Football is the most popular sport in the world, so it’s no surprise the game is played in some of the biggest stadiums in the world. The largest 10 football stadiums, measured by capacity, are located all over the globe.
In fact, every continent other than Antarctica makes an appearance on the list. Asia has the most with six, while Europe has five. Even countries like the USA and Australia — where football or soccer hasn’t traditionally been popular but is growing in appeal — landed in the top ten.
OK, let’s see the 10 biggest stadiums on the planet starting from the least.
10. Borg El Arab Stadium, Alexandria, Egypt
Home team: Egyptian national team
The Borg El Arab Stadium boasts a 200 capacity hotel for visiting teams, as well as a giant running track around the pitch perimeter for athletic events in the summer.
9. Bukit Jalil National Stadium, Kuala Lumpur, Malaysia
Home team: Malaysian national team
Initially built for the 1998 Commonwealth Games, the Bukit Jalil National Stadium has also hosted the AFC Asian Cup. If football’s not your thing, you can also catch Disney On Ice here when it’s in the area.
8. Gelora Bung Karno Stadium, Jakarta, Indonesia
Home team: Indonesian national team
Finished in 1962, the “GBK Stadium” — as it is sometimes known — was funded partly by a loan from the Soviet Union. Some of the world’s biggest clubs have played here as they toured the Asian continent.
7. Wembley Stadium, London, UK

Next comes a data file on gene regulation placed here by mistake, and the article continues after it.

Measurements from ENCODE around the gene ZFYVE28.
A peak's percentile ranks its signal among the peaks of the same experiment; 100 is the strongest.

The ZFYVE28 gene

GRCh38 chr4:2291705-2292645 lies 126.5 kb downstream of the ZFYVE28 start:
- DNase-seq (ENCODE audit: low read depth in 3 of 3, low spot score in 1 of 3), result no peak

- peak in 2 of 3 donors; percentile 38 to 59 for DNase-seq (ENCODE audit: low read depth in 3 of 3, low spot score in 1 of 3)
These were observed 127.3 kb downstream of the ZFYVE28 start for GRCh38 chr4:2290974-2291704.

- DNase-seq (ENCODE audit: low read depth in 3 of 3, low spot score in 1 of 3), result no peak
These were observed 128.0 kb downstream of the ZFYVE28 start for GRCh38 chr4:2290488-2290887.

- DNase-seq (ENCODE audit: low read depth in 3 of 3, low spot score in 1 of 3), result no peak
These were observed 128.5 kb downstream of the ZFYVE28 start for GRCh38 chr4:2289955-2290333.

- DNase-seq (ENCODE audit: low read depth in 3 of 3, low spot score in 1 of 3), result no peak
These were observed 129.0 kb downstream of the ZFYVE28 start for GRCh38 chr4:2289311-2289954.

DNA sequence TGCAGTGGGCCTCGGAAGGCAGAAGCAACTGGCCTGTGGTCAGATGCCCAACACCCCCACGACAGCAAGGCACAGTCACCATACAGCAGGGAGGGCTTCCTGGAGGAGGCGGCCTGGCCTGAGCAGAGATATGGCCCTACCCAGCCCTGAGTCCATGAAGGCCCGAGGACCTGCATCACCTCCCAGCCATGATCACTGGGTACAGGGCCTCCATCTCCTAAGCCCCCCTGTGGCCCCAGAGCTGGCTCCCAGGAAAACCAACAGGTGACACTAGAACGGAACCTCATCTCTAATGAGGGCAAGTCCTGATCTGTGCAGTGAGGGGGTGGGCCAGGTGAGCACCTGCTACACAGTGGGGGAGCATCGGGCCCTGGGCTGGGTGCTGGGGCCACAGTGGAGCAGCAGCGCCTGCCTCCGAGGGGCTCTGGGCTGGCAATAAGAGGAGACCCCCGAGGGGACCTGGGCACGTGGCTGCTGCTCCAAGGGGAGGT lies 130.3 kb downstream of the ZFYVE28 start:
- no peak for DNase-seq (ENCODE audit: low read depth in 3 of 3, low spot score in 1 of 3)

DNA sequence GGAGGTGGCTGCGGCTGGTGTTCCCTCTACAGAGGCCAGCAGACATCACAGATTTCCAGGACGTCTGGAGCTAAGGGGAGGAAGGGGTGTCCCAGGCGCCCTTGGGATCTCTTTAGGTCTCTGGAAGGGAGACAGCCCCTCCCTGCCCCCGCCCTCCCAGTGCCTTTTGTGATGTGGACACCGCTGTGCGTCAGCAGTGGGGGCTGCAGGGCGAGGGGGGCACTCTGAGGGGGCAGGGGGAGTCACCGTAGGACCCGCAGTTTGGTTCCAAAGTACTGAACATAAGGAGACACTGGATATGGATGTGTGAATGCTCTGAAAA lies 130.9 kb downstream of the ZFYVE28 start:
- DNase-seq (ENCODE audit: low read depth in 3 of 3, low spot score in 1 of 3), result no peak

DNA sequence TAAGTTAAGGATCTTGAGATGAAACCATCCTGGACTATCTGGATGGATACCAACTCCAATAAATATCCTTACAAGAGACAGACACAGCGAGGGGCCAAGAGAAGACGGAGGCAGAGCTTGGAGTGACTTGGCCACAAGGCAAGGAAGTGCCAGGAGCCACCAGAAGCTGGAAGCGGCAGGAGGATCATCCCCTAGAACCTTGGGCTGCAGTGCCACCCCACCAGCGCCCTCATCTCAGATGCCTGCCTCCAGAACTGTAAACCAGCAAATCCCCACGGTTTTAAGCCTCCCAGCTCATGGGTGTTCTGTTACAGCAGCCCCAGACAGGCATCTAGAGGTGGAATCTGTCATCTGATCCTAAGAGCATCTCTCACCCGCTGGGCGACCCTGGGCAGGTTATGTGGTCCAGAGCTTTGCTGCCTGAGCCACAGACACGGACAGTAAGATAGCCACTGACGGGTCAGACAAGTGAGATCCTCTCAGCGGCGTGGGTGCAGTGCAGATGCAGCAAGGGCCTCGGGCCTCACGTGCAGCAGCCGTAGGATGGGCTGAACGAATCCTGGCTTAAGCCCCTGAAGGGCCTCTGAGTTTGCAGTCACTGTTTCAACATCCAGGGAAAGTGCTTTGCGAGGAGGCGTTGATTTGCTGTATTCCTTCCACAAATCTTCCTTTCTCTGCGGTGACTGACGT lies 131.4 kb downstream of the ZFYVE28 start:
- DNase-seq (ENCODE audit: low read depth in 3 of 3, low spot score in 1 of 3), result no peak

Home team: English national team
The home of English football, Wembley was reconstructed between 2002-07, at an estimated cost of £757 million ($1.1 billion). Its arch can be seen for miles around West London, and when it’s not hosting football games it’s a world famous concert venue.
6. The Rose Bowl, Pasadena, USA
Home teams: Various qualifiers and exhibition matches
One of the USA’s most famous stadiums, the Rose Bowl is also the country’s biggest soccer stadium, playing home to the 1994 World Cup final and several qualifiers thereafter.
5. FNB Stadium, Johannesburg, South Africa
Home teams: South African national team and the Kaizer Chiefs
Also known as “Soccer City,” the FNB (First National Bank) Stadium opened in 1989 before being renovated for the 2010 World Cup. Viewers of that tournament may recall the sounds of vuvuzelas ringing through the air.
4. Azadi Stadium, Tehran, Iran
Home teams: Iranian national team, Esteghlal FC, and Persepolis FC
Opened in 1973, the Azadi Stadium was almost the main venue for the 1984 Olympic Games until political issues forced Iran to drop the bid. Apparently, the architecture is designed to heighten noise, which can be intimidating for visiting teams.
3. Estadio Azteca, Mexico City, Mexico
Home teams: Mexican national team, and Club América
The first stadium to host two football World Cup Finals, Estadio Azteca was the venue of Diego Maradona’s “Hand of God” goal in the competition’s 1986 Quarter Finals. The stadium’s name is a tribute to Mexico’s Aztec heritage.
2. Camp Nou, Barcelona, Spain
Home team: FC Barcelona
The second richest club team in the world also plays in the second biggest football stadium in the world. The venue also hosts a number of Catalan teams. Fans were polled in 2000 and voted to make the title “Camp Nou” official, rather than a nickname. It was previously called the Estadi del FC Barcelona.
1. Rungrado May Day Stadium, Pyongyang, North Korea
Home team: North Korean national team
The biggest stadium of any non-racing sport by some margin, North Korea’s gigantic Rungrado May Day Stadium puts on massive shows celebrating the country and government when it’s not being used for soccer. More ominously, reports suggest the stadium was also used as the site of an execution of military Generals accused of plotting assassination attempts against state leaders.